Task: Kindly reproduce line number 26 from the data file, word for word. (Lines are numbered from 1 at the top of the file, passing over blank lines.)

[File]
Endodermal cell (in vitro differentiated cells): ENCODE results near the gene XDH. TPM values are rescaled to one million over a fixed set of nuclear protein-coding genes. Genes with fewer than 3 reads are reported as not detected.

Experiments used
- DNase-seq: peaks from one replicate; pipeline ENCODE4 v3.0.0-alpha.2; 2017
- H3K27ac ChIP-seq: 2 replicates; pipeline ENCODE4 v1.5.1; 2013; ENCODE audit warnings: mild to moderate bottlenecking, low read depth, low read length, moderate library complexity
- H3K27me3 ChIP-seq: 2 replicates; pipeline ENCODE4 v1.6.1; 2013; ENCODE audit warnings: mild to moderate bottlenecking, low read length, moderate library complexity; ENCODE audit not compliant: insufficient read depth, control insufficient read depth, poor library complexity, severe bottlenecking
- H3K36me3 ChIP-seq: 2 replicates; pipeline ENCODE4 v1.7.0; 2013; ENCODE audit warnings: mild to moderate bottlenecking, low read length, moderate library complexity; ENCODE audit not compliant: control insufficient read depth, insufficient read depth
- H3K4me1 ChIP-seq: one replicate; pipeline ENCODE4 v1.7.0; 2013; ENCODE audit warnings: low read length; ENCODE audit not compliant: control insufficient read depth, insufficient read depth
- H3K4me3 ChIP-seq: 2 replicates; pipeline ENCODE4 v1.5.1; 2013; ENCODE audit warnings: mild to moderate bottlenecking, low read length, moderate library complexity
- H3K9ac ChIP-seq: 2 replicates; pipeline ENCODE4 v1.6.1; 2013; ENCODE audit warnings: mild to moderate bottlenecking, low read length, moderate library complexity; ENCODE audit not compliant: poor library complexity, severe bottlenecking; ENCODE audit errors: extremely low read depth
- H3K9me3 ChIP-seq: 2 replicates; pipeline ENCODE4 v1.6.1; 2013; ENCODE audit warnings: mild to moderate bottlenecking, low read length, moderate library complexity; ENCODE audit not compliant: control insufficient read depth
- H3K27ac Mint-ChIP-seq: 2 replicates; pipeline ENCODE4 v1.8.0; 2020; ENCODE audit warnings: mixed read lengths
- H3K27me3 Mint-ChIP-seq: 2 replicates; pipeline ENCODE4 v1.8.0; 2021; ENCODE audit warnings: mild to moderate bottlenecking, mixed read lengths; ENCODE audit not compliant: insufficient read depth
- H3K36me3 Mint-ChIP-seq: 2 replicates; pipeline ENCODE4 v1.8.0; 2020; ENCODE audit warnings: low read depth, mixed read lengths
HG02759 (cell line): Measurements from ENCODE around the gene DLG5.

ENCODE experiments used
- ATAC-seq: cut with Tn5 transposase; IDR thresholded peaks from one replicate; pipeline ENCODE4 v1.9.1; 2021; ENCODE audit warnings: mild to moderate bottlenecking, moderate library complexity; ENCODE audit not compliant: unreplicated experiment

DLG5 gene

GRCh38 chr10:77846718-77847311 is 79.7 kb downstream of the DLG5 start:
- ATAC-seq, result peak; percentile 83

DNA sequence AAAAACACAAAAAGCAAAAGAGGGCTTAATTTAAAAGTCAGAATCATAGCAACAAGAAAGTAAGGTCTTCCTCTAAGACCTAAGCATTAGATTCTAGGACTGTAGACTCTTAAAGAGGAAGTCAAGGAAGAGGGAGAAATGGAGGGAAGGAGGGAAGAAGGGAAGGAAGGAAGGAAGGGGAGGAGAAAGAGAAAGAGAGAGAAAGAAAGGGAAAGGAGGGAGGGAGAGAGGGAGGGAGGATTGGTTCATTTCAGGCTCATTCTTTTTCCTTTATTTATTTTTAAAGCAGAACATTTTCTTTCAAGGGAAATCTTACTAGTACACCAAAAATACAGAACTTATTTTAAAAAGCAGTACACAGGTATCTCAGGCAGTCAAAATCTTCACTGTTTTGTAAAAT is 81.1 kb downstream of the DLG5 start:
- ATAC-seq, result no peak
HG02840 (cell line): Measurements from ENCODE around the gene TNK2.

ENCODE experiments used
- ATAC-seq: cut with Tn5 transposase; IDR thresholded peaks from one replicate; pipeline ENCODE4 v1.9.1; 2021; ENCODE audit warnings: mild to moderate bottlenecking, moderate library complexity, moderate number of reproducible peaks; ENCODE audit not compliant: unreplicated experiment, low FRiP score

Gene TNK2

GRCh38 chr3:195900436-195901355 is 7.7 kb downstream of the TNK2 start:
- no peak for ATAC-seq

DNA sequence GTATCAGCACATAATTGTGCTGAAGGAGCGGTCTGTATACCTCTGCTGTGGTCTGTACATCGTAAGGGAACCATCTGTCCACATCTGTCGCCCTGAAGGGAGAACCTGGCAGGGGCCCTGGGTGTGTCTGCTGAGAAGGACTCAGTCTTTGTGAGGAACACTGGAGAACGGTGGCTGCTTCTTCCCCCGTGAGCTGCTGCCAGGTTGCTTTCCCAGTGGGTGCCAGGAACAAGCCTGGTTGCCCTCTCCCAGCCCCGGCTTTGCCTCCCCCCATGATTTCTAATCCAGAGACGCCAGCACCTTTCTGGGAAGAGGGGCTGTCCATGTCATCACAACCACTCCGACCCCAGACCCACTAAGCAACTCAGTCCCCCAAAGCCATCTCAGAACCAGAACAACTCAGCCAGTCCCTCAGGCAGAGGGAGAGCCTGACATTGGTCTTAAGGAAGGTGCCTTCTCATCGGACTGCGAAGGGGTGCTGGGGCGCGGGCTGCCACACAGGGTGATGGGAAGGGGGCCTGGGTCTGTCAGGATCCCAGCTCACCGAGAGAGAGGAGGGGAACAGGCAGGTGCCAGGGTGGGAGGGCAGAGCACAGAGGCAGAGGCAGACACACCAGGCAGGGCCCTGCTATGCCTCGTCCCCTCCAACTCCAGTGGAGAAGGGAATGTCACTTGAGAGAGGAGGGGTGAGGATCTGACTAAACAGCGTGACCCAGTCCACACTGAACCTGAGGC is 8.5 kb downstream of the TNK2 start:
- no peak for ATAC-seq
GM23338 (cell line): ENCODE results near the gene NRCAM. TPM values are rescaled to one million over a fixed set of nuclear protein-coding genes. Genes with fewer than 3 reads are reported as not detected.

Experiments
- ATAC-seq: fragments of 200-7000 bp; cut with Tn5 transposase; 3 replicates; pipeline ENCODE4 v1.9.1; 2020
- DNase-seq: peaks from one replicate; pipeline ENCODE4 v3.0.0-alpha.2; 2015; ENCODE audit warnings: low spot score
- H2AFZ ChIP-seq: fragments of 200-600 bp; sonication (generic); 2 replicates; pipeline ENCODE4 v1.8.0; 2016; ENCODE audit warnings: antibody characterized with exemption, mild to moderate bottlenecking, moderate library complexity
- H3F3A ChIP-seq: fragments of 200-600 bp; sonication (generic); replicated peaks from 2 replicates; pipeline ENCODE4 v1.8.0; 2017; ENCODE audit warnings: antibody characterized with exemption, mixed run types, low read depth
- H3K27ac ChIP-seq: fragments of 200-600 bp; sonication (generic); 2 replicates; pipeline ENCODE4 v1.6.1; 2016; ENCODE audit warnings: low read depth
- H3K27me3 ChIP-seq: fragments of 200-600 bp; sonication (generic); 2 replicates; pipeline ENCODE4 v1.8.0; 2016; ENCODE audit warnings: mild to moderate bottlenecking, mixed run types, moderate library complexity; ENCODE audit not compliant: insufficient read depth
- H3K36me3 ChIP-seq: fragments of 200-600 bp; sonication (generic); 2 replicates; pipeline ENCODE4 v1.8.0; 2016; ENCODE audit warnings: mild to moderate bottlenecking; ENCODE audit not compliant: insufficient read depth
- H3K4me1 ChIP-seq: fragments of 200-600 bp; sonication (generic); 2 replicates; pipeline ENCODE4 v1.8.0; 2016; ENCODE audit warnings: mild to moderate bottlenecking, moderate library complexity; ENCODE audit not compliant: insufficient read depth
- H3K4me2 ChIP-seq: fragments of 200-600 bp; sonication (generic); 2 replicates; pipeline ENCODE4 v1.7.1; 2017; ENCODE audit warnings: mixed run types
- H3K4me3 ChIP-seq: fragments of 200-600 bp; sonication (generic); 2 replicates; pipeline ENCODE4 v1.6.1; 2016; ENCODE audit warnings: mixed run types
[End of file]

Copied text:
GRCh38 chr3:195900436-195901355 is 7.7 kb downstream of the TNK2 start: